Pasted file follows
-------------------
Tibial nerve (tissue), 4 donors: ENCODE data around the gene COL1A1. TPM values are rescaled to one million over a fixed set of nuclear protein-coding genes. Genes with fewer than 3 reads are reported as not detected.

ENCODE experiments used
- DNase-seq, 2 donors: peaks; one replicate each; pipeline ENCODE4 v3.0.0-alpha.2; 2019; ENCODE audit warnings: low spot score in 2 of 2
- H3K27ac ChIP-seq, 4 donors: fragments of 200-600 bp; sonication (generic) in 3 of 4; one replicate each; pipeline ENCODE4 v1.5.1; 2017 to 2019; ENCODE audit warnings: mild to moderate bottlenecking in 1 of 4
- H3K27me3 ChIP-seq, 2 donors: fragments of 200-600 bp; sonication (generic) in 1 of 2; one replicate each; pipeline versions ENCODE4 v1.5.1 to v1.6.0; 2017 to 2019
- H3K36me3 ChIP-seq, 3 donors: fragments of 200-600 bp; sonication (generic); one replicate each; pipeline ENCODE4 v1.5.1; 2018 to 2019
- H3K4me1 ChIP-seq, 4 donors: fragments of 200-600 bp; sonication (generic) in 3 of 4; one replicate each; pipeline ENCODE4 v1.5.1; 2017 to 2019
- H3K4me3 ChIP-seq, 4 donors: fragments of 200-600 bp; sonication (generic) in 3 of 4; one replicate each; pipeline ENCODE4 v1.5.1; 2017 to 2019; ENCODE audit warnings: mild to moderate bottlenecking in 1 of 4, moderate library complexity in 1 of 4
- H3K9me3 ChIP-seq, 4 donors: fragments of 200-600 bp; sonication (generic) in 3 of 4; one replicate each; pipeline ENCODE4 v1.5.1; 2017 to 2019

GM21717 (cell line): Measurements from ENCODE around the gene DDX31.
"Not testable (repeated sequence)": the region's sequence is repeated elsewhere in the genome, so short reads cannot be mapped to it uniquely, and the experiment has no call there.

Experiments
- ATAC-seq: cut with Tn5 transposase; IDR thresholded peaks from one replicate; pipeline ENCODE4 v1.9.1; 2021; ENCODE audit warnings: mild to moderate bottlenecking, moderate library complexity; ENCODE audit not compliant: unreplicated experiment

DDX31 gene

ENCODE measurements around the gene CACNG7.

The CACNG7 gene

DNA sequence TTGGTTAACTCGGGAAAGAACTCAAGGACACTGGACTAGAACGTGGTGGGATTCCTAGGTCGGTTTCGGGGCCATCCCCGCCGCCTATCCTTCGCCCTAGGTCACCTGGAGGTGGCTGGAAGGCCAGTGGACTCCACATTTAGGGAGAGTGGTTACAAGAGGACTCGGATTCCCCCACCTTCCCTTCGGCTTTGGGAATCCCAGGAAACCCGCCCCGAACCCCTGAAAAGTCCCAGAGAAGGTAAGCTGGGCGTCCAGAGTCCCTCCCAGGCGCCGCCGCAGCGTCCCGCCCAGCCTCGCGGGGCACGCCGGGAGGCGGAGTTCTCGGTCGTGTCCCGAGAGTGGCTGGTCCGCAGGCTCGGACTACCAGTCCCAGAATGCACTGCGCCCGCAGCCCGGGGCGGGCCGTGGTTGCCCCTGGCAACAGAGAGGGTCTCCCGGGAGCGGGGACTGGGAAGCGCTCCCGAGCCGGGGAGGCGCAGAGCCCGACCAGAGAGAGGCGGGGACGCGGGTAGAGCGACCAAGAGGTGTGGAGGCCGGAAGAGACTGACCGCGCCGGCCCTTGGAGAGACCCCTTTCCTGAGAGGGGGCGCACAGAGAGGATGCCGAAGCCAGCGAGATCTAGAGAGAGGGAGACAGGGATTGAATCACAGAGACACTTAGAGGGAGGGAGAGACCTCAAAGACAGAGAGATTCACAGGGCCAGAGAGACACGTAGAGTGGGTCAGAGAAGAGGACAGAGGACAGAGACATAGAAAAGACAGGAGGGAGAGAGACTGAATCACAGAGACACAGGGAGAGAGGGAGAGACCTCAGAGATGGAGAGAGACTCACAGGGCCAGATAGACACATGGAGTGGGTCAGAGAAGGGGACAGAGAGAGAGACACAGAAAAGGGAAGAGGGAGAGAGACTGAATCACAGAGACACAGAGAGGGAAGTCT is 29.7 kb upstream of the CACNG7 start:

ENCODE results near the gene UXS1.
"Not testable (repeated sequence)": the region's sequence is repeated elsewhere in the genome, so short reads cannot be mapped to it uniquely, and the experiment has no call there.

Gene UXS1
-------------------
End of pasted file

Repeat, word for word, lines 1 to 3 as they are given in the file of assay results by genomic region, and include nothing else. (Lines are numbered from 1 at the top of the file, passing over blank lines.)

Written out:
Tibial nerve (tissue), 4 donors: ENCODE data around the gene COL1A1. TPM values are rescaled to one million over a fixed set of nuclear protein-coding genes. Genes with fewer than 3 reads are reported as not detected.

ENCODE experiments used
- DNase-seq, 2 donors: peaks; one replicate each; pipeline ENCODE4 v3.0.0-alpha.2; 2019; ENCODE audit warnings: low spot score in 2 of 2